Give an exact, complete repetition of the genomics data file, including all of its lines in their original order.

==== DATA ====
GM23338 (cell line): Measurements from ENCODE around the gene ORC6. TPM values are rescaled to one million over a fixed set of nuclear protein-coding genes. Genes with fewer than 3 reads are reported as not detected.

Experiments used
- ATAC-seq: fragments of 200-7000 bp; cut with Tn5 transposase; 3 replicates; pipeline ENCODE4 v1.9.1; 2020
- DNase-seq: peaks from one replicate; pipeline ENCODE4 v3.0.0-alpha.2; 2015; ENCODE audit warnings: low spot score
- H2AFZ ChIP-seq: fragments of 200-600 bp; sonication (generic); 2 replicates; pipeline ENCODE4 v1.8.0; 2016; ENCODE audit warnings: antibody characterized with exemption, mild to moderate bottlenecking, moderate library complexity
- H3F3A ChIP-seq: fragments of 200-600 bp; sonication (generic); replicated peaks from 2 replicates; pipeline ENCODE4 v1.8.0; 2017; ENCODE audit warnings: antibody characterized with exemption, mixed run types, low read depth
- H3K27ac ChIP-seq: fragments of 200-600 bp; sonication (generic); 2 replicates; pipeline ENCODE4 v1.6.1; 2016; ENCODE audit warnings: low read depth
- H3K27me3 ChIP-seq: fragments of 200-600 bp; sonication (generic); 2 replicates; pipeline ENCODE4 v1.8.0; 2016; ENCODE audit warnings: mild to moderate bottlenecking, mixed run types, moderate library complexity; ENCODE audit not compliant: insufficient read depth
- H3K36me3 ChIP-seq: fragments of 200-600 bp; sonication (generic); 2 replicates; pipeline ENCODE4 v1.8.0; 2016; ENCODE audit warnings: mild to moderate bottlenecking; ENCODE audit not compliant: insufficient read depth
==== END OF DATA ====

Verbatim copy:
GM23338 (cell line): Measurements from ENCODE around the gene ORC6. TPM values are rescaled to one million over a fixed set of nuclear protein-coding genes. Genes with fewer than 3 reads are reported as not detected.

Experiments used
- ATAC-seq: fragments of 200-7000 bp; cut with Tn5 transposase; 3 replicates; pipeline ENCODE4 v1.9.1; 2020
- DNase-seq: peaks from one replicate; pipeline ENCODE4 v3.0.0-alpha.2; 2015; ENCODE audit warnings: low spot score
- H2AFZ ChIP-seq: fragments of 200-600 bp; sonication (generic); 2 replicates; pipeline ENCODE4 v1.8.0; 2016; ENCODE audit warnings: antibody characterized with exemption, mild to moderate bottlenecking, moderate library complexity
- H3F3A ChIP-seq: fragments of 200-600 bp; sonication (generic); replicated peaks from 2 replicates; pipeline ENCODE4 v1.8.0; 2017; ENCODE audit warnings: antibody characterized with exemption, mixed run types, low read depth
- H3K27ac ChIP-seq: fragments of 200-600 bp; sonication (generic); 2 replicates; pipeline ENCODE4 v1.6.1; 2016; ENCODE audit warnings: low read depth
- H3K27me3 ChIP-seq: fragments of 200-600 bp; sonication (generic); 2 replicates; pipeline ENCODE4 v1.8.0; 2016; ENCODE audit warnings: mild to moderate bottlenecking, mixed run types, moderate library complexity; ENCODE audit not compliant: insufficient read depth
- H3K36me3 ChIP-seq: fragments of 200-600 bp; sonication (generic); 2 replicates; pipeline ENCODE4 v1.8.0; 2016; ENCODE audit warnings: mild to moderate bottlenecking; ENCODE audit not compliant: insufficient read depth